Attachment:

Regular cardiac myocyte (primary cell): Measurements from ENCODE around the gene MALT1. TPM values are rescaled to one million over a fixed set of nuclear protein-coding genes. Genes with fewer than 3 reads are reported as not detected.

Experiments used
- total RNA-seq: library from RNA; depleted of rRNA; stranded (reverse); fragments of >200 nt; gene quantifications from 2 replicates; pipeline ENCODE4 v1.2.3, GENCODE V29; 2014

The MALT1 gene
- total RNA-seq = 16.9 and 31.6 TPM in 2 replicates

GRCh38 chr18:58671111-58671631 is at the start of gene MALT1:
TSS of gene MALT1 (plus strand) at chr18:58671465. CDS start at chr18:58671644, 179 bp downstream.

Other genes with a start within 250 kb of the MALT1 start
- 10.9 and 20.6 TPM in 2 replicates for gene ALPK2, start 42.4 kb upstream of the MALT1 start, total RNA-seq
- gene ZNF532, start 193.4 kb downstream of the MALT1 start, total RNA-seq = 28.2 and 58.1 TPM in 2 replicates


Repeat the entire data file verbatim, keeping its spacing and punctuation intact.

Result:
Regular cardiac myocyte (primary cell): Measurements from ENCODE around the gene MALT1. TPM values are rescaled to one million over a fixed set of nuclear protein-coding genes. Genes with fewer than 3 reads are reported as not detected.

Experiments used
- total RNA-seq: library from RNA; depleted of rRNA; stranded (reverse); fragments of >200 nt; gene quantifications from 2 replicates; pipeline ENCODE4 v1.2.3, GENCODE V29; 2014

The MALT1 gene
- total RNA-seq = 16.9 and 31.6 TPM in 2 replicates

GRCh38 chr18:58671111-58671631 is at the start of gene MALT1:
TSS of gene MALT1 (plus strand) at chr18:58671465. CDS start at chr18:58671644, 179 bp downstream.

Other genes with a start within 250 kb of the MALT1 start
- 10.9 and 20.6 TPM in 2 replicates for gene ALPK2, start 42.4 kb upstream of the MALT1 start, total RNA-seq
- gene ZNF532, start 193.4 kb downstream of the MALT1 start, total RNA-seq = 28.2 and 58.1 TPM in 2 replicates